The three possible redstone rooms are largely the same, but what differs in each one is the mechanism used to open the door. Given that the room is hidden, it's impossible to know which variant of the room you have, and therefore which mechanism controls the door.

Of course, you can just mine through the door, but if you want to do things the "proper" way, below are the three different door mechanisms.

Mechanism One

The first mechanism is arguably the simplest. It uses a Sculk Sensor (which is submerged, preventing any noise and cluing players into the existence of the secret room) to control the door – as we'll see, this is a key component for all three mechanisms. The gimmick is simply that the Sculk is very heavily occluded with wool. Because of this, making some noise to activate it is difficult, as the wool blocks the sound from almost every direction.

The only accessible location not occluded with wool is directly above, so make your way up to the altar and stand against the raised section on the left-hand side as you face the portal. Jump up and down until you hear the pistons activate – the door will have opened, allowing you to head inside and explore the secrets the hidden room has to offer.

The only other parts of this circuit are a redstone lamp with a lever, which both allows the door to be permanently opened from the inside (and perhaps aims to teach players that lamps are solid blocks), and a pulse extender, which gives you plenty of time to make it down to the door once you activate it. The large chain of lamps are just a visual aid to demonstrate how the pulse extender works, switching off one by one as the comparators gradually lose signal strength.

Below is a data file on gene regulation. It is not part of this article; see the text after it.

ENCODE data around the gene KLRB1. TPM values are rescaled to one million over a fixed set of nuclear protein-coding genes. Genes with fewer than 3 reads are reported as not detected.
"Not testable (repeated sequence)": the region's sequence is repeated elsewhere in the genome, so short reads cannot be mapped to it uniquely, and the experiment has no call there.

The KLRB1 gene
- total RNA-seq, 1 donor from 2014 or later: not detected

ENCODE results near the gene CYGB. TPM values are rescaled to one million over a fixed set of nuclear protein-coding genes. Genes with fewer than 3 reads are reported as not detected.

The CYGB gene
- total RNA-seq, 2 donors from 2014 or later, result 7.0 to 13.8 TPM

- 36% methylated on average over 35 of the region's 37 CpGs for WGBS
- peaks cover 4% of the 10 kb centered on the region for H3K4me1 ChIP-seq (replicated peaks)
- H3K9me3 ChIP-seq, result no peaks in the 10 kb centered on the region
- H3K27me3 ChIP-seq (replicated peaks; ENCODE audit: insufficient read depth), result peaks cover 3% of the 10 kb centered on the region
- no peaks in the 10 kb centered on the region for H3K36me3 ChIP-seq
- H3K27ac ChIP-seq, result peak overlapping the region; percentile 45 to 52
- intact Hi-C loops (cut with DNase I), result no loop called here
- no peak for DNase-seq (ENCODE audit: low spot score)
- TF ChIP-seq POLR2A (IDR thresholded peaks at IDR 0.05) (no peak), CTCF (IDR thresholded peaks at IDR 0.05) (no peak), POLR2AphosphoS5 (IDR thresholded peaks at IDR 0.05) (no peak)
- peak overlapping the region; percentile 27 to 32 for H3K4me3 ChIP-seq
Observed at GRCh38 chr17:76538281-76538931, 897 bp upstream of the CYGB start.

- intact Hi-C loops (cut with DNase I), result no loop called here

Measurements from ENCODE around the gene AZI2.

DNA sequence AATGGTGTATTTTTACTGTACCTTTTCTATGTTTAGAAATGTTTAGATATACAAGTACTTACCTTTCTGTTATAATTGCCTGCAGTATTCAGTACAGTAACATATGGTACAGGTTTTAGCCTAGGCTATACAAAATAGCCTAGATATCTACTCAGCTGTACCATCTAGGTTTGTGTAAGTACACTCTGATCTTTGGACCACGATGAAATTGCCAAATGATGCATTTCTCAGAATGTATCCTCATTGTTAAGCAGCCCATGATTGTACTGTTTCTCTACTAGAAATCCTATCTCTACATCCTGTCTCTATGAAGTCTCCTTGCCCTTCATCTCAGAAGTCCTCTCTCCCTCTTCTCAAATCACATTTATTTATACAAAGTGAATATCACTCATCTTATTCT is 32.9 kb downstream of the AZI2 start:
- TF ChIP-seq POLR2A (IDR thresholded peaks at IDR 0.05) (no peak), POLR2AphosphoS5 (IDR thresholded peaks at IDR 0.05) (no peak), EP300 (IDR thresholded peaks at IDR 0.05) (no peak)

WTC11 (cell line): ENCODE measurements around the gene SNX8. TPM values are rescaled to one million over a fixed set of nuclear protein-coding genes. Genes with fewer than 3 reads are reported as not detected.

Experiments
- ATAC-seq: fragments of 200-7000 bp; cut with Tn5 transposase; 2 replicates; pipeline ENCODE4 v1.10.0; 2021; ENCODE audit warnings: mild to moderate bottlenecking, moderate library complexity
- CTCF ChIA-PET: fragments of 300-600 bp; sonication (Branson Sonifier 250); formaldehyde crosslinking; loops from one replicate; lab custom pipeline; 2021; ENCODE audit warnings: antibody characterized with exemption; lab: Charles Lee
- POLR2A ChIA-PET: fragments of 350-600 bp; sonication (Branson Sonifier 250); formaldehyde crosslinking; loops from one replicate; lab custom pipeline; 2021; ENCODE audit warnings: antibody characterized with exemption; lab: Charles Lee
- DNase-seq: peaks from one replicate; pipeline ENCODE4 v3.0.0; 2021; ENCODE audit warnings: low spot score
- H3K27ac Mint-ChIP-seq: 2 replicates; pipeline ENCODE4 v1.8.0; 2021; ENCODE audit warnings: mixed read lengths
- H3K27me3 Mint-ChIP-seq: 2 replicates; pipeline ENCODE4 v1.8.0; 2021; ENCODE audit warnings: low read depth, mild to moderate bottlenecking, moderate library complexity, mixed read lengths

Mechanism Two

The second mechanism is a little more complex, as it aims to further teach players about comparators. It features a comparator, taking input from furnace that's been very deliberately half-filled to a specific amount, feeding into another comparator in subtraction mode. This subtraction comparator is taking its input from a Sculk Sensor, which is again how the door is to be opened.

The comparator circuitry runs into a small circuit that will only allow signals of exactly one signal strength through – anything more, and the repeater will activate, shutting off the circuit. The idea here is that you have to produce the right kind of vibration to create the right level of signal strength from the Sculk so that after the furnace's signal strength is subtracted, you're left with a strength of one.

The furnace outputs a signal strength of seven, meaning a vibration that will output eight from the Sculk Sensor is required. There are a few ways to do this, but the easiest is eating. Simply chow down on whatever food you have to hand, and the door should open. The exact positioning for this can be a little finicky – it works best if you stand right against the door, on the left-hand entrance.

Like mechanism one, the other circuit in the door control room is just a pulse extender, with a chain of lamps to demonstrate what's going on.